He has since remained a great player for the Red Sox, and is a no-brainer to be inducted into the Red Sox Hall of Fame.
New York Yankees: Lou Gehrig
Babe Ruth is the superstar of the Yankees, and the superstar of baseball in general. As huge as he was both during his time and now, he wasn't necessarily the one who was the heart and soul of the Yankees and their fans.
That title belonged to Lou Gehrig. The original iron horse played 2,130 straight games, won the MVP the year Ruth hit his 60 HR and considered himself "The Luckiest Man on the Face of the Earth" in one of baseball's most well-known speeches.
His diagnosis with ALS and early death as a result led to him being the Hall of Fame's only unanimous inductee in 1939.
Tampa Bay Rays: Sam Fuld
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Perhaps this will be controversial, as Sam Fuld has now played a grand total of one year with the Rays. Having said that, in that one year, he has not only been able to make the Rays forget about Carl Crawford, but has turned into a defensive machine.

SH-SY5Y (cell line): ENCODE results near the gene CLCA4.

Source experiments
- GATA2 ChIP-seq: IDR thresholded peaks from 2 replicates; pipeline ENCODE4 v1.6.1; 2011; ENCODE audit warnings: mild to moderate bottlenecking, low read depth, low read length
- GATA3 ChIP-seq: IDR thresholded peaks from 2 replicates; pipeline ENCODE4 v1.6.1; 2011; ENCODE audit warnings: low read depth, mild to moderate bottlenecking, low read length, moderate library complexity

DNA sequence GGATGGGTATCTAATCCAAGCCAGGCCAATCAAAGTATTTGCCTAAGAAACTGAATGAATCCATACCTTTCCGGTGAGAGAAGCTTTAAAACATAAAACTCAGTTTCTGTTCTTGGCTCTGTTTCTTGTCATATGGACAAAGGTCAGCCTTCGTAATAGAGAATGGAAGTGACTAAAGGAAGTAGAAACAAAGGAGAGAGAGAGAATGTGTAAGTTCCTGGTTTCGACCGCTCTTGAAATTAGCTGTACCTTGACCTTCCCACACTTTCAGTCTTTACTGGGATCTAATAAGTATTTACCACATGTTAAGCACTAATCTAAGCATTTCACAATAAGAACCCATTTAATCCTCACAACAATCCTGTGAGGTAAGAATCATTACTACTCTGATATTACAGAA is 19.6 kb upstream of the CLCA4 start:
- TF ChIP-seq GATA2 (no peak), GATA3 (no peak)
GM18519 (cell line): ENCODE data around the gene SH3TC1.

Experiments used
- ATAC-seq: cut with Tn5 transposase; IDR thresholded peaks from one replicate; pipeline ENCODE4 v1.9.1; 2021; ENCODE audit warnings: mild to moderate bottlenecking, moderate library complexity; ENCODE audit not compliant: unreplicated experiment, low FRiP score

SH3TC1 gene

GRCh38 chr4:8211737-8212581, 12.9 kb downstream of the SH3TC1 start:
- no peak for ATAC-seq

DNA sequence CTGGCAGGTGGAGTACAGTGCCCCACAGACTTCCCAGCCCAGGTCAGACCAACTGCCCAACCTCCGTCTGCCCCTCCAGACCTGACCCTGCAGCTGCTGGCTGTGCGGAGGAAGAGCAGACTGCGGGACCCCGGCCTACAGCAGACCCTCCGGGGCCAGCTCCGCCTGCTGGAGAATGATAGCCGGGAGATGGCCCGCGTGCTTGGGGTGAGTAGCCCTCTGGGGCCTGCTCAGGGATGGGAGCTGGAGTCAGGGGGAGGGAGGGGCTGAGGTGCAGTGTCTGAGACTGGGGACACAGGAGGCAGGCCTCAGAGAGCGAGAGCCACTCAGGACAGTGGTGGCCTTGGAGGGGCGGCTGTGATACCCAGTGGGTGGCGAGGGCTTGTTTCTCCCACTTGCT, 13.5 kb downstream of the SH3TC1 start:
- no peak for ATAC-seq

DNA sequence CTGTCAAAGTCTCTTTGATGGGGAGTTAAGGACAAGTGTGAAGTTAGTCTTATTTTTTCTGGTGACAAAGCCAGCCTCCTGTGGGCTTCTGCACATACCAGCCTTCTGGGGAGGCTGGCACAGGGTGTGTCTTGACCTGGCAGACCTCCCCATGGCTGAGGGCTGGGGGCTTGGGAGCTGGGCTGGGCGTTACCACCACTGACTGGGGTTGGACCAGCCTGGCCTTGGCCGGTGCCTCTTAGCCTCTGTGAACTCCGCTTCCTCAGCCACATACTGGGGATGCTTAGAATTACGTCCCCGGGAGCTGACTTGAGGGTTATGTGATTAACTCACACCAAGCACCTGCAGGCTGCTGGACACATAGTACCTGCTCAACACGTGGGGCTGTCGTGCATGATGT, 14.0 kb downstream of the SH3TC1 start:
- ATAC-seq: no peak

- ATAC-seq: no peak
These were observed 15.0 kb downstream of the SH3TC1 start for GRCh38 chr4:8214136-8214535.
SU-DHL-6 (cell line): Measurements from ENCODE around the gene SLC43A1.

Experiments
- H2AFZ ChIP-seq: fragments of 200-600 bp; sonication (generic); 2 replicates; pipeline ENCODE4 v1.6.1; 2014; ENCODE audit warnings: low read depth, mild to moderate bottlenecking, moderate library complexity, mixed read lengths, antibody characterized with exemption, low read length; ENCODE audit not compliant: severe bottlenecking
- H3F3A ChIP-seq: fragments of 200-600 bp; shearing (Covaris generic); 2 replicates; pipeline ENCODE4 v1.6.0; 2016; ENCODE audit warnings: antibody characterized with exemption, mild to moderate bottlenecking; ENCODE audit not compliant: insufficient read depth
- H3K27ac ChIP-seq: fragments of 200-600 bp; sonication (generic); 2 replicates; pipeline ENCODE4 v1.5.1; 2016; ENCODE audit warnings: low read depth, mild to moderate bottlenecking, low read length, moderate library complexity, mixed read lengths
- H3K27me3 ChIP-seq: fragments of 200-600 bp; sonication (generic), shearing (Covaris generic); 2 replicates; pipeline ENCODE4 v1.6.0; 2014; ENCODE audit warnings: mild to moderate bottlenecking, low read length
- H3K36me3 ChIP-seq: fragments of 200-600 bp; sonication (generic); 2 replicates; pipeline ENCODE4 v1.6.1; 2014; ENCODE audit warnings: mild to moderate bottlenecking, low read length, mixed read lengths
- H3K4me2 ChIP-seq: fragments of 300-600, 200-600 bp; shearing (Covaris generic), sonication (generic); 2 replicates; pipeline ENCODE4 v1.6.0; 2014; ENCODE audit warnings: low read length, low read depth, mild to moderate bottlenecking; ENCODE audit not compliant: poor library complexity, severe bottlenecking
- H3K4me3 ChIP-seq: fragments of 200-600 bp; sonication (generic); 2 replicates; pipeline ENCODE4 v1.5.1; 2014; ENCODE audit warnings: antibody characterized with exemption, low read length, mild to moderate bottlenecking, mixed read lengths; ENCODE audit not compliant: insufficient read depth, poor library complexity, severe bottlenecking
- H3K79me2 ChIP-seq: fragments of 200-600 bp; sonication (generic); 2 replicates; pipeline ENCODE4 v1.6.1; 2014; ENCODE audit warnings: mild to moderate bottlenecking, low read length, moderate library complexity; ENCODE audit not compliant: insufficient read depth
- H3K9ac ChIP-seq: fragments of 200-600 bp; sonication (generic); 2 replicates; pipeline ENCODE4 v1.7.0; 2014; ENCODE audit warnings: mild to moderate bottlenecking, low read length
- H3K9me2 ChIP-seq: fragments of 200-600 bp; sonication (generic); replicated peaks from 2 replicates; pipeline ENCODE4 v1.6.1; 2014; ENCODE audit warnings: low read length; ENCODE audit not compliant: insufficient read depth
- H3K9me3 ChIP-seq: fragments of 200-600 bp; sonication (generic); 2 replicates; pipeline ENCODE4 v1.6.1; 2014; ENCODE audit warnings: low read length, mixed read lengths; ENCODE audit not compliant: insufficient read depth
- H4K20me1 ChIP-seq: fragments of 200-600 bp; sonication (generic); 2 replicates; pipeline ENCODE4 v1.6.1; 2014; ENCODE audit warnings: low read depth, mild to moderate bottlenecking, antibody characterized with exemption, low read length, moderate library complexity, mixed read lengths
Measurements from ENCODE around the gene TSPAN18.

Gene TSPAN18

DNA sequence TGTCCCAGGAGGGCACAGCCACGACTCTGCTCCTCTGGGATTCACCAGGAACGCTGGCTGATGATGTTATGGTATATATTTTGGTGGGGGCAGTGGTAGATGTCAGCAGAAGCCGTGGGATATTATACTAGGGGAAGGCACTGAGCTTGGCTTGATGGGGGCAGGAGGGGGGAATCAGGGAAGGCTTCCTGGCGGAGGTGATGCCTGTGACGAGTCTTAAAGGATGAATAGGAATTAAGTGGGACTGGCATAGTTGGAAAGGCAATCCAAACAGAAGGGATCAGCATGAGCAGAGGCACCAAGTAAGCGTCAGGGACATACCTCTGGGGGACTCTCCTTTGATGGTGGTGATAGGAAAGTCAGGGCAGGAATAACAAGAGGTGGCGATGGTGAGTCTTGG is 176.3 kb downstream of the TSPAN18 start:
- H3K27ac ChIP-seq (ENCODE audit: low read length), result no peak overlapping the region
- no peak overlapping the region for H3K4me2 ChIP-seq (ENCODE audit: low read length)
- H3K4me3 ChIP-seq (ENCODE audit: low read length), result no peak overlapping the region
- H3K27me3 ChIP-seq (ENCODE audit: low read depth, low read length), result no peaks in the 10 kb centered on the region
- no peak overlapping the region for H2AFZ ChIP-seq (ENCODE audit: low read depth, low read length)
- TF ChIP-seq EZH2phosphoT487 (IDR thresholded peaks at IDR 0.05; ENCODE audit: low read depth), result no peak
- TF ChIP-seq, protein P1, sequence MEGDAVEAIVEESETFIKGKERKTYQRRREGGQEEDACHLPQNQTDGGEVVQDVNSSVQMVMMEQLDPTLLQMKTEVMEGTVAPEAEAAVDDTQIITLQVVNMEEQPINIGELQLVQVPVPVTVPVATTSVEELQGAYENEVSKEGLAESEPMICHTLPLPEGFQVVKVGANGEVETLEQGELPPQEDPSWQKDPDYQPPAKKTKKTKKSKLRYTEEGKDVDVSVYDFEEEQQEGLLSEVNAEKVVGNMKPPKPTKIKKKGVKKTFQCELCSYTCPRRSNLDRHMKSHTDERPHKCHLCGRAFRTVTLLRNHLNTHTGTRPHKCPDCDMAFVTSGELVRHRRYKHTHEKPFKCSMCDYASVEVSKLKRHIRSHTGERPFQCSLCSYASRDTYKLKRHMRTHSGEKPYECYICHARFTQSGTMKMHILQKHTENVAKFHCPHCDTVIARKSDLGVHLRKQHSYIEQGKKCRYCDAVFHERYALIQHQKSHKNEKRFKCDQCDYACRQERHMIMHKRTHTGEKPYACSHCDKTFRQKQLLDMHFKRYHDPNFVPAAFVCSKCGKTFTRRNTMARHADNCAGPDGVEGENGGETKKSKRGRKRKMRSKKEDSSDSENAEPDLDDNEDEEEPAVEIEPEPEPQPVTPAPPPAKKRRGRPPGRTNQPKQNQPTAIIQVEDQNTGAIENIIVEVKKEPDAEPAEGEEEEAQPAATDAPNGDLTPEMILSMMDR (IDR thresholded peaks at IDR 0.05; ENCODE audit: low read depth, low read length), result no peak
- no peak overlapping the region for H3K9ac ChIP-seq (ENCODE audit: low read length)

Sean Keeler of the Des Moines Register called Fuld "a crash test dummy with a death wish," which pretty much sums up his play style. Some of the plays he made, especially in April against the Red Sox, have to be seen to be believed.
Toronto Blue Jays: Joe Carter
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Sometimes, all it takes is one play to go down in team lore. That was just the case with Joe Carter. After joining the Blue Jays in 1991, he nearly won two straight MVP awards after back-to-back 30 HR and 100 RBI seasons.